I have a soft spot for traditional cell animated movies. You can see the effort of every ink and painter up there on the big screen. Even when, like The Pagemaster from 1994, the movie itself is a little mediocre there's no doubt I'll put aside its misgivings and thoroughly enjoy it. That same year, a number of videogame adaptations came out, including this little known adventure game published by Turner Interactive.
Despite being a love letter to the written word and heavily aimed at primary schoolers, there is very little educational value in the game. You could say that about the movie too which all too often became a quaint parody of some of literature's most revered work - few of which are age-appropriate. The game delves deeper into the classics by featuring more of them acting as a sequel of sorts.
You'll find several important books on your journey, as well as the missing pages with them.
Both will give you points, but the latter will grant clues or commentary from within the text.
After the events of the movie, Richard Tyler (Macaulay Culkin in the film, the much cheaper Ben Kimball in the game) has checked out Horror, Fantasy and Adventure from the library. These three personified tomes warn you, the now permanently animated Richard, that the Pagemaster has disappeared putting all of imagination at risk. It is up to you to find him, whether you want to or not. Seriously, despite the option being there, you cannot deny them.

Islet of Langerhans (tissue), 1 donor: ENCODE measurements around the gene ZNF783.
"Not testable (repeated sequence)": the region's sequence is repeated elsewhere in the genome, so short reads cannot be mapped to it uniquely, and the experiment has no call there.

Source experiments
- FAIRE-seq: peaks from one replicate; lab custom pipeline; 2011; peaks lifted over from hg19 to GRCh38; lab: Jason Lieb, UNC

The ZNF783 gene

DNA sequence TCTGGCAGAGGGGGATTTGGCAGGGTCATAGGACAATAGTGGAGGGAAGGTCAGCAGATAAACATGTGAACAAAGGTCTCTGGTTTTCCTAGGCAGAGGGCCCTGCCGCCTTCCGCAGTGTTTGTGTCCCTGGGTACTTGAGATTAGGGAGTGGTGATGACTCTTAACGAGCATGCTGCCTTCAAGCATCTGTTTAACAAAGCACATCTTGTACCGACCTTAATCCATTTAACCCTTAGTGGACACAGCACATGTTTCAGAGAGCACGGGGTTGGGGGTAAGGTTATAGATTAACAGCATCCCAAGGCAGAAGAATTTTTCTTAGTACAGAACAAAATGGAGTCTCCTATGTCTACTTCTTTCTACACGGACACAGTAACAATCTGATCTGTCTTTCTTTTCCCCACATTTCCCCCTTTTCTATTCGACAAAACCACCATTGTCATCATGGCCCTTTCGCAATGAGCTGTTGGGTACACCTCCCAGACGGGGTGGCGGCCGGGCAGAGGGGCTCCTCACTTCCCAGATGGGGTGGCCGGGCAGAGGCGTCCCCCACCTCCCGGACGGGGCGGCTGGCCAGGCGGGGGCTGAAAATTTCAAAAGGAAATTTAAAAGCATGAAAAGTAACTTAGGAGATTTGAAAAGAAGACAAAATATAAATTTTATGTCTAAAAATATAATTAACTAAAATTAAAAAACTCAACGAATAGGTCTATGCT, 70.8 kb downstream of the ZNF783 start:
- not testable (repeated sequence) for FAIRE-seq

When you reach the library, you find that it was Dr Jekyll's alter-ego, Mr Hyde that kidnapped the wizardly word-man and as a result, chaos has beset the bookshelves. Hardcovers are mixed paperbacks! Books on needlepoint sit alongside Captain Courageous! Pandemonium I tell you!
Going the wrong way or doing the wrong thing will lead to a comical 'death' scene. You'll only lose
unimportant points and a few screens of backtracking so I recommend hunting them all down.
The pathways to the realms of Horror, Fantasy and Adventure (other genres be damned) are now open to you and you can visit them in any order. You will have to travel back and forth between each as items are not self-contained so expect a lot of backtracking. The puzzles are more or less simple fetch quests or trial-and-error responses so it's not going to test you as much as you'd probably like.
At the bottom of the screen is the 'Decision Star' where you can select conversation responses. These are basically 'Yes' or 'No' with 'What' repeating the question and 'Go' skipping cutscenes (though is also an answer at one point). In the middle is a gemstone which will show some 'Books & Stuff'. This is essentially your inventory, of which some can be used as a response as well.
The spooky land of Horror. Meet Frankenstein and resolve his need for a life partner.